Developing skills through play

Play is the single most important medium through which young children develop their skills and knowledge.  

It is not enough to just let our children play alone or with each other. We need to find time to play with them, so we can encourage discovery, learning and fun.  

Play has been described as a child’s “work” and during the early years, a child’s brain is developing, making connections and creating a network of skills that are built on throughout their lives. 

 

There are four main stages of play development 

Solitary Play starts in infancy. Babies are constantly exploring their surroundings by sight, smell, touch and taste. They play alone or near others, but are not paying attention to others, as they are so absorbed in their own discoveries. 

Parallel Play is where children play alongside other children with similar toys, but don’t often interact with them. They may copy what other children do, but not start any conversations. This is common in toddlers. 

Associative Play is the third stage and usually happens when children are three or four years old. At this stage, children will play and talk together, but are not working together to plan an activity. 

Cooperative Play is seen when children are four or five yours old. At this stage children are developing social and emotional development and are able to play together and work towards shared goals. They start to learn that they have to ask permission to share toys and to discuss problems. 

What does play have to do with language development? 

Play involves listening and talking about what you are doing. 

Play involves lots repetition and repetition helps a child to learn. 

Play helps children learn core communication skills, including eye contact, body language and gestures.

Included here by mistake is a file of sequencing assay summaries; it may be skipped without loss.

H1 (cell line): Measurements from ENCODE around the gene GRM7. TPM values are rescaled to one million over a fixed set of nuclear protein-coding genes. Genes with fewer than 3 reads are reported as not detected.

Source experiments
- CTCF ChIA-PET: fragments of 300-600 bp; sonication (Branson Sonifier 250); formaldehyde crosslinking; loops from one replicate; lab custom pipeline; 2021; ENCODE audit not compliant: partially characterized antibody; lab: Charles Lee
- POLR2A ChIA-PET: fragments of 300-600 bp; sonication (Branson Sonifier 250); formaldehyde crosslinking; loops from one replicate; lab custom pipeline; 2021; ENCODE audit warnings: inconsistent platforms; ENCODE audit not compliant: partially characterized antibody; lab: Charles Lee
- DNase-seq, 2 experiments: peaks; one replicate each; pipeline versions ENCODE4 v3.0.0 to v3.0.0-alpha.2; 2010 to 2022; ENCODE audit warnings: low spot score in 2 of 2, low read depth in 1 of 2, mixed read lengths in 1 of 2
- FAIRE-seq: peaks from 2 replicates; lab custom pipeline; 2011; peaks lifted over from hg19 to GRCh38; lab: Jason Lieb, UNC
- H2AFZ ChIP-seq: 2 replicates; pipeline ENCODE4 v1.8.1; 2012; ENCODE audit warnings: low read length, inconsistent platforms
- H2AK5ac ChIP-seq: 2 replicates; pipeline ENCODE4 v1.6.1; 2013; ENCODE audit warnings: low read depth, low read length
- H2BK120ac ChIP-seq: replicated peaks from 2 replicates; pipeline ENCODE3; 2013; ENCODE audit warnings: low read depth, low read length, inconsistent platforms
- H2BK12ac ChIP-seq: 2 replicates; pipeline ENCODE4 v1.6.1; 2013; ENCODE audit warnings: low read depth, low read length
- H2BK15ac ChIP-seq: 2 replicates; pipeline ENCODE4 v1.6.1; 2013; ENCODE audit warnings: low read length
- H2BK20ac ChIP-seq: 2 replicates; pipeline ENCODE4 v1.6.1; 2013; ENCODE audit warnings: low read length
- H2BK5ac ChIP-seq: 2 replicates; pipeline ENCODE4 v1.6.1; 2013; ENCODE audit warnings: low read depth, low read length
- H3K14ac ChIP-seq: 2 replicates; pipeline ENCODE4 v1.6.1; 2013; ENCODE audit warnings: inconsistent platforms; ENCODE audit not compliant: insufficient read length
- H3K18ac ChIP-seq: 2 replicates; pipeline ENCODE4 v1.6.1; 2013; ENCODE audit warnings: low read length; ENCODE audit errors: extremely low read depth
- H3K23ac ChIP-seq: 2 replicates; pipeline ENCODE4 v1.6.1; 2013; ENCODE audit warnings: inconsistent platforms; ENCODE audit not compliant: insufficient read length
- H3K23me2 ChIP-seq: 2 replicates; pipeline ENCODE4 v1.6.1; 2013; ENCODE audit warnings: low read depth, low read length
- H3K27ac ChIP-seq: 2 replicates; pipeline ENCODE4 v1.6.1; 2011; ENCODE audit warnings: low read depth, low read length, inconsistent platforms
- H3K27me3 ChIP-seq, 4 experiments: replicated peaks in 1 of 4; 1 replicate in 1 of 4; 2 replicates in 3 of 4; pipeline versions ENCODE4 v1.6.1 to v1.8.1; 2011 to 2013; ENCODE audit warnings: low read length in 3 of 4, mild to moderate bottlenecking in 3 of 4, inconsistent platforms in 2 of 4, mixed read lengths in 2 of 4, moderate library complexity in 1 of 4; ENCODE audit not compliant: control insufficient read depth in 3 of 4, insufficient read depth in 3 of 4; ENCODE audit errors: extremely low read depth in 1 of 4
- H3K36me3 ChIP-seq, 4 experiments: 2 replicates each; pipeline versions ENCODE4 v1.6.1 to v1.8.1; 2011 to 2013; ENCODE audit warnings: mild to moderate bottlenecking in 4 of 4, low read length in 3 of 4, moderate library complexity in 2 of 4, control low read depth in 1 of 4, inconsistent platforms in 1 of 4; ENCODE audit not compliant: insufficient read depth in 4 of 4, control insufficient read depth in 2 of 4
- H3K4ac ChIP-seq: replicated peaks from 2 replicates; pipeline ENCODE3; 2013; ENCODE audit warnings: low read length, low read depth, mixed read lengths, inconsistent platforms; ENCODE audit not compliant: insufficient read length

Play uses all the senses, so children taste, touch, smell and feel objects, which helps them to learn vocabulary more easily. 

What should I do whilst we are playing? 

Try not to ask too many questions. The goal of play is for children to learn language and skills – not to be tested.  

Imagine yourself trying to learn a foreign language. You would find it much easier if people labelled things whilst you were using them, rather than constantly being asked questions which you couldn’t answer.  

So instead of asking “What are you doing?”, “What colour is it?”, “Where does that go?”, label or describe objects e.g. “I see a red car. It’s going fast.” 

 

Points to remember when playing with your child 

Follow your child’s lead and play with what he is interested in. 

Use short, simple sentences, so he can copy them easily. 

Don’t feel you have to talk about everything he touches. Leave space for him to talk back to you. 

Repeat words and phrases often. Children love repetition and even though you might find it dull, your child will enjoy the familiarity of hearing words and phrases over and over. 

Make your voice interesting. Children love hearing voices that change in pitch and include silly sounds. 

Useful strategies 

Parallel Talk – Talk about what your child is doing, seeing or hearing whilst they are playing e.g. “You have a car.” “You are throwing the ball”. Try to emphasise the key words in your sentences. 

Descriptive Talk – Talk about what your child is playing with e.g. The ball is green. The ball is bouncing.” etc. 

Self Talk – Talk about what you are doing while your child is watching you play. e.g. “I’m putting on my hat.”, “I’m jumping up and down” etc.  

One of the most important things to remember is to have fun! 

Children know if you are not enjoying playing with them or are distracted by time constraints or interruptions. Try to schedule a time each day to play with your child and switch off your phone , so you can give your child your full attention. 

Difficulty playing with toys or other children, may be a red flag for speech and language difficulties or other learning challenges. If a child appears to be struggling with learning how to play or shows no interest in playing with toys or people, it is wise to discuss this with your physician, who will then refer you to a speech and language therapist. Alternatively, you can contact a speech and language therapist directly and make an appointment to evaluate your child.  

Your speech and language therapist will then be able to discuss your child’s strengths and weaknesses and create a therapy plan to help you guide your child to play and communicate more effectively.  

 

Roz Griffiths is a registered and qualified speech and language therapist [email protected]

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